In addition to creating clear markers for achieving adulthood, Arnett presented a body of evidence indicating that the end of adolescence, typically reached around the age of 18, did not mark the end of brain development.
Neuroscientific research countered the prevailing belief that the brain was fully formed or hardened by 18 and pointed to evidence of continued brain plasticity throughout an individual’s twenties. These ongoing brain dynamics, in turn, created a unique moment in time well suited, neurologically speaking, for exploration, curiosity, and more.
This finding of continued brain growth in young adults had major implications for our understanding of The Postponed Child, as Arnett detailed in his groundbreaking book, Emerging Adulthood. Arnett concluded that emerging adulthood, as he renamed it, is a distinct stage of psychological development and ongoing growth.
The most distinctive feature of emerging adulthood is identity exploration, explained Arnett. The predominance of identity as an issue for emerging adults echoes the developmental stages laid out by 1950s pioneering psychologist Erik Erikson, in which he saw identity formation as the central crisis in adolescence.
But by the early 2000s, Erikson’s timeline to maturity needed updating. As Arnett noted, “identity achievement has rarely been reached by the end of high school and evidently development continues through the late teens and the twenties.”
How has our understanding of emerging adulthood and its psychological markers evolved since first meeting Littwin’s Postponed Child 30 years ago? This side-by-side comparison highlights key developments.
Viewed negatively, Aberration of life cycle
Accepted as a separate developmental stage
Social disease of the 80s,
Positive and natural stage
Self-focus is a developmental problem
Self-focus is normal, healthy and temporary
Insufficient neuro research
New research supports curiosity, exploration and later brain development
Accepted stage of development
Categorizing emerging adulthood as neither dysfunctional nor problematic, Arnett recommended acknowledging it as a recognized stage of development—a necessary period of discovery that was not inherently negative.
Additional neuroscientists went even further in shifting the negative perception of emerging adults. Temple University Professor Laurence Steinberg, an authority on the adolescent brain, focused on the positive in his 2014 New York Times opinion piece, “The Case for Delayed Adulthood.” Steinberg argued that emerging adults are at a stimulating “age of opportunity” and their paths of self-discovery are advantageous, if not downright desirable, and better seen as a personal investment in long-term stability and happiness.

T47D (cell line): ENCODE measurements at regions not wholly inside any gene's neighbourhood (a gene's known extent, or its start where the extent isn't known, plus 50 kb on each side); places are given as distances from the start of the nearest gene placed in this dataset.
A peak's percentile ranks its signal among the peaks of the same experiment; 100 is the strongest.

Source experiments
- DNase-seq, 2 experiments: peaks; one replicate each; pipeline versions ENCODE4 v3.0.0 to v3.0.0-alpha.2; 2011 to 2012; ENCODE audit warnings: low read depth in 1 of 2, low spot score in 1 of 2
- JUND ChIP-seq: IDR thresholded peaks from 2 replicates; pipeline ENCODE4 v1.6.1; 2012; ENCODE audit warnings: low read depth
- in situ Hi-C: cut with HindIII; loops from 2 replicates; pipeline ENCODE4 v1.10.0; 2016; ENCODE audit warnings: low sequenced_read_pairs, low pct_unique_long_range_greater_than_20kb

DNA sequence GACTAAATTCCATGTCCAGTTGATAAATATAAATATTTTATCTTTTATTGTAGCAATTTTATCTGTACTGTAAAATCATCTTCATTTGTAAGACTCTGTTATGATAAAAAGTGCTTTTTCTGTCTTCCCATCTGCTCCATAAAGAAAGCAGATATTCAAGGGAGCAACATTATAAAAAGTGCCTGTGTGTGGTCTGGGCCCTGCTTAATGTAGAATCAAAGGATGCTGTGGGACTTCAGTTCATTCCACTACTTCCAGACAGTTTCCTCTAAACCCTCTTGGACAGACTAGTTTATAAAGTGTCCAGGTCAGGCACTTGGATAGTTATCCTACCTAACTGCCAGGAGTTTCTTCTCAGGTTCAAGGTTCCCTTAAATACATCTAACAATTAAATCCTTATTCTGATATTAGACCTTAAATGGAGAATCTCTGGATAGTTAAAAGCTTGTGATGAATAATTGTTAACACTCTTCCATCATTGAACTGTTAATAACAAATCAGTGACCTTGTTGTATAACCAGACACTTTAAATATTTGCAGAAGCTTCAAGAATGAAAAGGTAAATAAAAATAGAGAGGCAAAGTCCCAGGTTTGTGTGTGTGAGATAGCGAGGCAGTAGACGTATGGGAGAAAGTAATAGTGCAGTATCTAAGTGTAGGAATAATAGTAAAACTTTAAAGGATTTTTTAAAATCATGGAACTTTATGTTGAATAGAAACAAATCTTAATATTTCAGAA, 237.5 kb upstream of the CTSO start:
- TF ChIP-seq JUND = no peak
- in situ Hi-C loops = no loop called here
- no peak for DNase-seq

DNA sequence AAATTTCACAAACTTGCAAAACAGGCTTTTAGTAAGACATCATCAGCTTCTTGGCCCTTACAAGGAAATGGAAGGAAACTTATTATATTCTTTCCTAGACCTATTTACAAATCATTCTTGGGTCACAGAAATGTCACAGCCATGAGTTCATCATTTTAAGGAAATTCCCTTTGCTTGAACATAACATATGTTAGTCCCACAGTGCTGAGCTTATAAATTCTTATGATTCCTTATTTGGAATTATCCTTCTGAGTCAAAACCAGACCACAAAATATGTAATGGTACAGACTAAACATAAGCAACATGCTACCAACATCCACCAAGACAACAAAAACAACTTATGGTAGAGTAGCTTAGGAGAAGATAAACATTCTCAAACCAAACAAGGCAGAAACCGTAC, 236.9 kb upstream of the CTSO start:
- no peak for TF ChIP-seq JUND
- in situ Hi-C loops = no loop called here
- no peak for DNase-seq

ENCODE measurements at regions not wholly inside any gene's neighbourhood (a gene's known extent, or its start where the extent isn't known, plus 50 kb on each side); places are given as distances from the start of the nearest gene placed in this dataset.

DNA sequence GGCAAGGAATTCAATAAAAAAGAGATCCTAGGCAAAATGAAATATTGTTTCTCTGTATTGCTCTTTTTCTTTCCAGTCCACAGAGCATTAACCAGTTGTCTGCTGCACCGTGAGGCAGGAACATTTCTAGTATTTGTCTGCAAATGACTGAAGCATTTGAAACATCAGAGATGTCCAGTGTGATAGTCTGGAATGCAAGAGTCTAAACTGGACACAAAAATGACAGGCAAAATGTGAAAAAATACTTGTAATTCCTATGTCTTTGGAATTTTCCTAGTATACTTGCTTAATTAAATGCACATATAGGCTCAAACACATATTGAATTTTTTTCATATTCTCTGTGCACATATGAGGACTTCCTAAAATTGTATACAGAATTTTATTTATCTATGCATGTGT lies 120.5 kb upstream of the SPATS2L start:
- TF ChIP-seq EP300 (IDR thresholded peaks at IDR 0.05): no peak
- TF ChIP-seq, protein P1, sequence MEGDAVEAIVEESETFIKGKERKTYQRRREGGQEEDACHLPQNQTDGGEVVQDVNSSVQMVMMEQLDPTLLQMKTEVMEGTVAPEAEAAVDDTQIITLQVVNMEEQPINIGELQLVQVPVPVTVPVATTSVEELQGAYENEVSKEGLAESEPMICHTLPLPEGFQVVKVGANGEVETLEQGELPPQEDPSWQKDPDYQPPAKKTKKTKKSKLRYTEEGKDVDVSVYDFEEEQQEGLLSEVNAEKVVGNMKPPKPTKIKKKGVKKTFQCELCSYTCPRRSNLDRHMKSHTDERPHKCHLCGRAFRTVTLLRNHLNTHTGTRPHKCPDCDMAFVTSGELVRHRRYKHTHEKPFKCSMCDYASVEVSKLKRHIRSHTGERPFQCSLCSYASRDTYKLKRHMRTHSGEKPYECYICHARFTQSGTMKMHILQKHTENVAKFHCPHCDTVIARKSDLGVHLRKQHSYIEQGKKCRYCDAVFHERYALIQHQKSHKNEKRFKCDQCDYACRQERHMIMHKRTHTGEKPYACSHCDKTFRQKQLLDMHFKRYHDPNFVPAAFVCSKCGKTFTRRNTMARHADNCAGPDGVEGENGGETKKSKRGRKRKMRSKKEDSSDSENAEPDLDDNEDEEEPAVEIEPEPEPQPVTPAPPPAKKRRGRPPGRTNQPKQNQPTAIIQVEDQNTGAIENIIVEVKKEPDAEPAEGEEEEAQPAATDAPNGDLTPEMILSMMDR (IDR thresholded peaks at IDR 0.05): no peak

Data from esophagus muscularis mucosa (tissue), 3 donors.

The push to destigmatize and develop acceptance of emerging adulthood has benefited all parties involved—the young adult, their parents, and the estate planners serving them.
Scientific, technological, and cultural advancements have helped us move the discussion forward from a frustrating, and even at times frightening, battle for control fought by parents, children, and trust counsel dependent on conventional legal techniques to achieve their clients’ goals.
Onward: Planning for an Emerging Adult
Along with the 30-year shift in our perception of emerging adults, there are breakthroughs on how to manage the all-too-common protracted conflicts and roadblocks that estate planning professionals encounter when working with families with young adults.
One valuable source rests in the stories of these 18- to 30-year-olds, as illustrated in the “Emerging Adulthood” video, which is hosted on the Gallo Consulting website and the ACTEC website. Their journeys of self-discovery come in all stripes, sizes, and struggles.
Heartbreaking tales of addiction, suicide, and despair are interspersed with uplifting revelations of “aha” moments, newly discovered confidence, and triumph. What also becomes evident is the prevailing
optimism surrounding emerging adults, an attribute identified by Professor Steinberg. A new kind of positivity is generated by their willingness to keep trying and even risk failure, which builds resiliency and the strength to persevere in the face of disappointment.
Given the current state of emerging adulthood, what actions and practices can estate planning professionals consider when working with these clients? A few practical suggestions include:
Put Patience in the Plan
Predicting when an individual will reach maturity is nearly impossible. What it means to be an adult is highly subjective and variable. As one emerging adult said, “I thought when I had my own Costco card I would be an adult, and then I got one and I still did not feel like an adult.”
This overriding instability and uncertainty, which can feel a bit like trying to nail Jell-O to a wall, asks parents to dig deep into their reservoir of patience, despite already feeling tapped out after weathering the teenage years. And the plea for patience is not just directed at parents.
“Lawyers are not trained to be patient,” explains ACTEC Fellow Don Kozusko, of Kozusko Harris Duncan.
Kozusko recalls one particularly vexing situation in which a client’s emerging adult grandchild exasperated the efforts of a series of trustees to keep her on track. Eventually, no one was willing to serve as trustee, so Kozusko took on the role himself. Over the next few years, he struggled repeatedly against the feeling he was failing the young lady. But he held steady, until one day, he realized he had not failed but rather was “able to slow her down, which proved beneficial in the end, and patience ruled the day.”